As of November 30, in 2018, Newtown police saved 3 people from dying of opioid overdose by using Narcan. Interim Police Chief Harris informed the BOS that on October 23, 2018, Officer Frank Goodwin administered Narcan to a young woman in cardiac arrest due to a drug overdose. The Chief noted that Officer Goodwin’s actions surely saved this person’s life.

Last year, police alone in PA have saved more than 9,000 people from dying of opioid overdose by using Narcan. EMS agencies were responsible for 12,000 rescues. 

Took Action to Protect Our Environment

Passed Anti-Fracking Resolution

A the March 28, 2018, Newtown BOS meeting, the Supervisors by a 4-1 vote (Kyle Davis voting nay) passed Newtown Resolution 2018-R-10,  which calls upon the Delaware River Basin Commission (DRBC) to “enact a complete and permanent ban on natural gas development and hydraulic fracturing and all related activities (including drilling, fracking, wastewater processing and discharges from and water withdrawals for drilling and fracking operations) throughout the basin.” [Read “Newtown Township Supports a Complete & Permanent Ban on Fracking and Related Activities”]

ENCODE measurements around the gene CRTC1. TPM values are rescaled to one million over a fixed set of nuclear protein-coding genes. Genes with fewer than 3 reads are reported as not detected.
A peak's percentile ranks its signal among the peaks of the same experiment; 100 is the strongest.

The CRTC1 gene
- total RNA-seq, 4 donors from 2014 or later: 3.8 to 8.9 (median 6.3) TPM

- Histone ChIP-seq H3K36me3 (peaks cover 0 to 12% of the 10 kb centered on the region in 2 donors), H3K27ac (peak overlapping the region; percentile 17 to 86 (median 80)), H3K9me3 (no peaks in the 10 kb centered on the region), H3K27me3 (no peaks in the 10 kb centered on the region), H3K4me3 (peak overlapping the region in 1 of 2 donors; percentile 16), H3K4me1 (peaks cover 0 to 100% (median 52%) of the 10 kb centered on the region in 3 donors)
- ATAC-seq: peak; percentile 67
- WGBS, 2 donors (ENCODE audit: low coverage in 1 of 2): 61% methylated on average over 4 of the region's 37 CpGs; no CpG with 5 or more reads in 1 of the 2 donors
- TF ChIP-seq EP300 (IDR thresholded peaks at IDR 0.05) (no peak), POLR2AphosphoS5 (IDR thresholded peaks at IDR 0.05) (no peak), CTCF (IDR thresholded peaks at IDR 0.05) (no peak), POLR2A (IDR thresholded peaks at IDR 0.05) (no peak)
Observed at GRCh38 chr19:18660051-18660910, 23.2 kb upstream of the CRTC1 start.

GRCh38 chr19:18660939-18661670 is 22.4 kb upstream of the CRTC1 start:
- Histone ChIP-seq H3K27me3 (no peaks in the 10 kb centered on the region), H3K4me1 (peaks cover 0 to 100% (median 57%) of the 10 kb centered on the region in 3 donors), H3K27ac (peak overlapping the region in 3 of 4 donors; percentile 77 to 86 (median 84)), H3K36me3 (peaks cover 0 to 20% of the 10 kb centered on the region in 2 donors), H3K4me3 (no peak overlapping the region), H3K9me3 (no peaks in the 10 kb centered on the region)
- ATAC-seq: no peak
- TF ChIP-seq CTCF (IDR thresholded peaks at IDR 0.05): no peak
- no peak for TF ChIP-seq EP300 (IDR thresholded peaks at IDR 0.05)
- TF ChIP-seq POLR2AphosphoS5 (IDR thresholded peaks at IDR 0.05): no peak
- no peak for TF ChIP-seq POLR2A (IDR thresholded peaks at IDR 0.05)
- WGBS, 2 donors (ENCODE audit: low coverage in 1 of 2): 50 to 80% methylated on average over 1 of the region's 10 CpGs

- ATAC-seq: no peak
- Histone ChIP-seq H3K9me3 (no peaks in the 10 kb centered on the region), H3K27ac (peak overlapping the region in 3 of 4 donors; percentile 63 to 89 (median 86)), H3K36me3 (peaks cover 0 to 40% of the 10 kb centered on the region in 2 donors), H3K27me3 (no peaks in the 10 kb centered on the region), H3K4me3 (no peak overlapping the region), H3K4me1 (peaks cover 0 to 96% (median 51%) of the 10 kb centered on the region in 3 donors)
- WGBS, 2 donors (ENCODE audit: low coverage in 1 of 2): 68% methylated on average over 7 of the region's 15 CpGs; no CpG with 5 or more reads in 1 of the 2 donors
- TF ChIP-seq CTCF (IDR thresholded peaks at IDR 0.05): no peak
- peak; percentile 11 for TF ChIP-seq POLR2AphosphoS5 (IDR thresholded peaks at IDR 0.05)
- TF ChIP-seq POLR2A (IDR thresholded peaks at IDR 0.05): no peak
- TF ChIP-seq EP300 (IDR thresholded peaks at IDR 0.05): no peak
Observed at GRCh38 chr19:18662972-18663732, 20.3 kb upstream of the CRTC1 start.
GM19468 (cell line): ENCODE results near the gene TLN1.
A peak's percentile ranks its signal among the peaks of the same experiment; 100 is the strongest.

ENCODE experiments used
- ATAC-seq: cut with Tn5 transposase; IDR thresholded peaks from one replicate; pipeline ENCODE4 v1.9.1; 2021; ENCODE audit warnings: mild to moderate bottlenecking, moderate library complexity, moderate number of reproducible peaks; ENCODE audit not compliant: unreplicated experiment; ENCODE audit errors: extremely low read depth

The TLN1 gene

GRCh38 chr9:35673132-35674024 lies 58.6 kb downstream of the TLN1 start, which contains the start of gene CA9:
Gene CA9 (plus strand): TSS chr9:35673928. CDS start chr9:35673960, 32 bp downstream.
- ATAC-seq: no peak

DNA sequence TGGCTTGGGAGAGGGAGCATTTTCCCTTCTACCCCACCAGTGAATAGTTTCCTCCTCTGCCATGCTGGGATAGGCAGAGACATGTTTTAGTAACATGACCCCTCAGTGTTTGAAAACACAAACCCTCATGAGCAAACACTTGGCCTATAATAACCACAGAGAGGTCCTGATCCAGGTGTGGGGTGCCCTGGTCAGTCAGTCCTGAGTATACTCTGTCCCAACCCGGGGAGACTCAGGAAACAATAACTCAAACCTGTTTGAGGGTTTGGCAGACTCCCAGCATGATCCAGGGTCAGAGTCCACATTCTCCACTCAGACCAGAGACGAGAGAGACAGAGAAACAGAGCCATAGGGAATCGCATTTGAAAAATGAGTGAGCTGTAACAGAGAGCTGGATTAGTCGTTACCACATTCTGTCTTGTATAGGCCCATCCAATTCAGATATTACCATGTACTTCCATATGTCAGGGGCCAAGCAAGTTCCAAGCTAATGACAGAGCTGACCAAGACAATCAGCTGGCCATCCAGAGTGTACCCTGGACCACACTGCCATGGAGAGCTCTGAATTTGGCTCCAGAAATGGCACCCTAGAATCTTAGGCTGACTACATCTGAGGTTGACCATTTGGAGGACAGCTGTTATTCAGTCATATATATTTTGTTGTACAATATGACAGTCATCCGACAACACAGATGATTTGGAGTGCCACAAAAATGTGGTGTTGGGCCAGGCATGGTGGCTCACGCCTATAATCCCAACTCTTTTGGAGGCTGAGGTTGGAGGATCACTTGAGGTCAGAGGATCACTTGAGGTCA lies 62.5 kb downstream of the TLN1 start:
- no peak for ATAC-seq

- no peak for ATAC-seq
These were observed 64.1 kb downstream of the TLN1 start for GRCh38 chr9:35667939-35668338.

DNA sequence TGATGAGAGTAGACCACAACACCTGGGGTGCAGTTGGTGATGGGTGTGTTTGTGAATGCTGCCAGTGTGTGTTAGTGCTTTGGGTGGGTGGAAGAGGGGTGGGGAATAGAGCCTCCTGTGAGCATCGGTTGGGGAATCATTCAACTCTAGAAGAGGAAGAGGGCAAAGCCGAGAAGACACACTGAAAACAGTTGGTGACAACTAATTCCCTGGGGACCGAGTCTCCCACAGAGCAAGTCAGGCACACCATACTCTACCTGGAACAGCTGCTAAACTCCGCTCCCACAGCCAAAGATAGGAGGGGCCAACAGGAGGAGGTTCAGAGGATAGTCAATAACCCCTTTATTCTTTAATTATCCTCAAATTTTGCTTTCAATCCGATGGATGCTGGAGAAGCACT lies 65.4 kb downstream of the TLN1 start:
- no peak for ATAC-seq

Unfortunately, the Resolution was submitted to DRBC after the deadline. At the June 13, 2018, public meeting of the DRBC, I summarized the major points of the Resolution and asked that the Resolution be added to the public comment docket regarding DRBC’s Proposed Draft Regulations Addressing Hydraulic Fracturing.

Practiced Fiscal Responsibility

Passed the 2019 Budget Without Raising Taxes